But Kotkin assumes that this pattern will continue to exist. It won’t, because the cheap oil that enabled it is gone. Again he relies on 2000-06 as the era that supposedly proves his point, despite the unraveling of that era.
Suburban office parks are a classic example of massive waste. As long as oil was cheap that waste was hidden or not relevant. But expensive oil means the waste of sprawling office parks with too many parking spaces far from nodes of housing, shopping and transit now presents immediate and unavoidable costs. Urban office vacancy rates are rising, but not nearly as fast as suburban vacancy rates. Jobs will start relocating to more dense areas even of the SoCal megalopolis. Kotkin is nuts to assume that the pre-2007 patterns will continue for much longer.
A desire to live closer to their jobs doesn’t mean that people have to move to the inner core, particularly if that’s not where the jobs are. Of the 20 leading job centers in Southern California by ZIP Code, none are downtown. The central core does remain an important job center, but it accounts for barely 3% of regional employment. Among those who work downtown, some may shift from cars to public transit, although many will simply buy a more fuel-efficient car and stay put in the suburbs.
For residents who live in suburban areas with large concentrations of employment — Burbank, Ontario and West L.A. — commutes to work can be shorter than those experienced by their inner-city counterparts, according to Ali Modarres, a professor of geography at Cal State Los Angeles. Commutes in these communities, on average, are less than 25 minutes, while in high-density areas, such as Pico-Union, they average 35 minutes.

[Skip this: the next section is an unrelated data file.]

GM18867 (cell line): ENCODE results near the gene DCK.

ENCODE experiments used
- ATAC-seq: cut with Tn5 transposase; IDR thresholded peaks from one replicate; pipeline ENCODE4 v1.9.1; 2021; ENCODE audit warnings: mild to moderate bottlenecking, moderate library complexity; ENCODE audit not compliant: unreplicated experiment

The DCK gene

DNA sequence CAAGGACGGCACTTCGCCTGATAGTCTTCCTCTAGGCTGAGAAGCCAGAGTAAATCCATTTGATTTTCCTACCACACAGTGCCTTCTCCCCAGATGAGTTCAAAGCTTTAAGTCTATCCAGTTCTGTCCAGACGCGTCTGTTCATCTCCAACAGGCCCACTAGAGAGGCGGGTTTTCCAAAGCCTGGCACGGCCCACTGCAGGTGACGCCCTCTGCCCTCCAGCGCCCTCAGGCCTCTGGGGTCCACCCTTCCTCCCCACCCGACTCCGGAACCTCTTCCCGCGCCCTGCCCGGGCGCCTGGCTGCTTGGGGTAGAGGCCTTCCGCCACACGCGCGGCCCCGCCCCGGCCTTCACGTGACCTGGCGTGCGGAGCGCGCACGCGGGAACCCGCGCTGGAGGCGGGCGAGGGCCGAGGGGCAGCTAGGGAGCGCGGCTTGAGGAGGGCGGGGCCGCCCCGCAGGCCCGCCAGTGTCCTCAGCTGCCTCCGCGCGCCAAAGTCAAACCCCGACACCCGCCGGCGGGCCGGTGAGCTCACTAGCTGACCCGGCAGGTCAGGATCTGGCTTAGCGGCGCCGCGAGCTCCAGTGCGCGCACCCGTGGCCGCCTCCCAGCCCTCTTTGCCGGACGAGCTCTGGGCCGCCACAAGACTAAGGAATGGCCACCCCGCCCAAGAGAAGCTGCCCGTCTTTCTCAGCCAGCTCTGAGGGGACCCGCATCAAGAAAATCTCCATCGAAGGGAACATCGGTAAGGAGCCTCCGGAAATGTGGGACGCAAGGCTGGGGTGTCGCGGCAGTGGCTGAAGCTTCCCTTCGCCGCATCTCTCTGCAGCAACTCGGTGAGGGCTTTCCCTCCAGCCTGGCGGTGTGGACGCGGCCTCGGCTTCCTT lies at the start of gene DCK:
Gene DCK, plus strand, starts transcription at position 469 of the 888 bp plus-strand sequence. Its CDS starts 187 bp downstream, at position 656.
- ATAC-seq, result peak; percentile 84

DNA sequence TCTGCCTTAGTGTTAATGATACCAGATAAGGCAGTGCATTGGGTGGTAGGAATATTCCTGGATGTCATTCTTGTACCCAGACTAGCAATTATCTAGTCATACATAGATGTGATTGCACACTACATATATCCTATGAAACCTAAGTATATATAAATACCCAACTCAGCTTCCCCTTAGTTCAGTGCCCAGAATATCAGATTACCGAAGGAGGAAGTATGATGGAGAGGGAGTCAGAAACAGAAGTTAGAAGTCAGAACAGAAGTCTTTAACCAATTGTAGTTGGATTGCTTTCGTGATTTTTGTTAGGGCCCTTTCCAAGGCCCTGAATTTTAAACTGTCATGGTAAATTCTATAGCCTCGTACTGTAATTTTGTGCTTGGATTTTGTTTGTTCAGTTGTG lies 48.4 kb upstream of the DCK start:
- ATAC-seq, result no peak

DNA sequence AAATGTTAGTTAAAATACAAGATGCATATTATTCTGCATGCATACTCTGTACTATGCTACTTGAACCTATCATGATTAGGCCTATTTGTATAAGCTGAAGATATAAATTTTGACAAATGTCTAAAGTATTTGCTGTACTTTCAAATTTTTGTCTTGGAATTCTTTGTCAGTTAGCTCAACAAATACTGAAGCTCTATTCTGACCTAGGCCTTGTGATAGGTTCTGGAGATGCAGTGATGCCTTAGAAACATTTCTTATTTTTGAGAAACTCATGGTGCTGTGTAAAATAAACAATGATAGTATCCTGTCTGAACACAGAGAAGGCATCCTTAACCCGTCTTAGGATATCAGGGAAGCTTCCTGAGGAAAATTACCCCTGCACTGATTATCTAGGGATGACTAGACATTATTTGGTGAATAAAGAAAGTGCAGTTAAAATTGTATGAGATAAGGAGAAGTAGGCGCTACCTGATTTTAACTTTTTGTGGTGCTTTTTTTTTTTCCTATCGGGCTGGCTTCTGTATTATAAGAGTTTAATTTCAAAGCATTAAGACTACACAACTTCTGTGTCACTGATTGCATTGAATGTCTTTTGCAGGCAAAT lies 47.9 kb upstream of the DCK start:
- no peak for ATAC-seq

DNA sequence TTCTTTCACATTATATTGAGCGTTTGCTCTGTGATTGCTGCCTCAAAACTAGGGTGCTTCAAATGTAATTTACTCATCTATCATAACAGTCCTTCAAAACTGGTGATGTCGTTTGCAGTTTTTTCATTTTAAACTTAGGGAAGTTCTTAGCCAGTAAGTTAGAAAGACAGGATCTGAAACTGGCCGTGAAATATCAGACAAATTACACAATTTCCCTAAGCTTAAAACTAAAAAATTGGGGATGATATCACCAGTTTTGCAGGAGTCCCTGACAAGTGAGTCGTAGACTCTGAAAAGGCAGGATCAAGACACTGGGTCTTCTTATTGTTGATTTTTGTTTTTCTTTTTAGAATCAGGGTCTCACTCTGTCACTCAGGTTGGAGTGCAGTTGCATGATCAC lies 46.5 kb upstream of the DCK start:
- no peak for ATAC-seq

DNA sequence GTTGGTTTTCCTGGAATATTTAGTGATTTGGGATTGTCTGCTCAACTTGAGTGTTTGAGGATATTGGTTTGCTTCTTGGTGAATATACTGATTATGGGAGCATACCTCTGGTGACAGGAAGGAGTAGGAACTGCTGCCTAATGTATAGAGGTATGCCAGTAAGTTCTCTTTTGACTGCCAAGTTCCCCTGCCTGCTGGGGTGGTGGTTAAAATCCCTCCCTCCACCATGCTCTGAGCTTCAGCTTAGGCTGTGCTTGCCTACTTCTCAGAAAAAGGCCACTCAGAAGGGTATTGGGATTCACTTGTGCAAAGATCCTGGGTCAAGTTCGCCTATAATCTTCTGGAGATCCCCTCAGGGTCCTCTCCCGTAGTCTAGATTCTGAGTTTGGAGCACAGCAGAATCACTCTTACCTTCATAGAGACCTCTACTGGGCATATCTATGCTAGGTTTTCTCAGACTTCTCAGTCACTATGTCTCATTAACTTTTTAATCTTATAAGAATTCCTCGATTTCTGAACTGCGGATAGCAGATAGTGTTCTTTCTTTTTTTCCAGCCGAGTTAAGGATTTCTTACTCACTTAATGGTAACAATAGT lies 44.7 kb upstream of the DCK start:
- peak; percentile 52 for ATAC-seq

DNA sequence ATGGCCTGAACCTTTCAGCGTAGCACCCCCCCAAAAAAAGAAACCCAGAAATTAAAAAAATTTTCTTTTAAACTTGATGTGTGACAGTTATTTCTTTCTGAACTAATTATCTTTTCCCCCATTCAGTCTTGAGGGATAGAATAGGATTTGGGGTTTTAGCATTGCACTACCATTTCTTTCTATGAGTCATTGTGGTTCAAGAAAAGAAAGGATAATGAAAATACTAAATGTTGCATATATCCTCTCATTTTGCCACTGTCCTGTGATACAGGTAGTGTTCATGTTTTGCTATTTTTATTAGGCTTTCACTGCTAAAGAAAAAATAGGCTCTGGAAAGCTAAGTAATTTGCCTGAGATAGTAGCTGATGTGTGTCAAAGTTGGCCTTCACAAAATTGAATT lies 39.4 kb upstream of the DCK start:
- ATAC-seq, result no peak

Kotkin initially argues that SoCal urban density is to judged solely by downtown LA, a model that doesn’t fit SoCal realities – as he then acknowledges in his next paragraph. Forgive my skepticism.
Burbank and West LA are not suburban in the way Ontario is – and as the Ontario tent city demonstrated, Ontario isn’t exactly a great example to use to prove suburban robustness. Burbank, West LA, Pico-Union, Santa Monica, Sherman Oaks, Long Beach, and Santa Ana are perfect examples of how dense nodes are the key to SoCal’s future.
The suburb-to-the-city narrative faces other obstacles. By the early part of the next decade, the large millennial generation born since the early 1980s will begin to form families, and they will, as have previous generations, probably seek open space and good schools for their children — and that means they will settle in the suburbs. And there is no census evidence suggesting that immigrants have reversed their decade-old pattern of moving to the suburbs.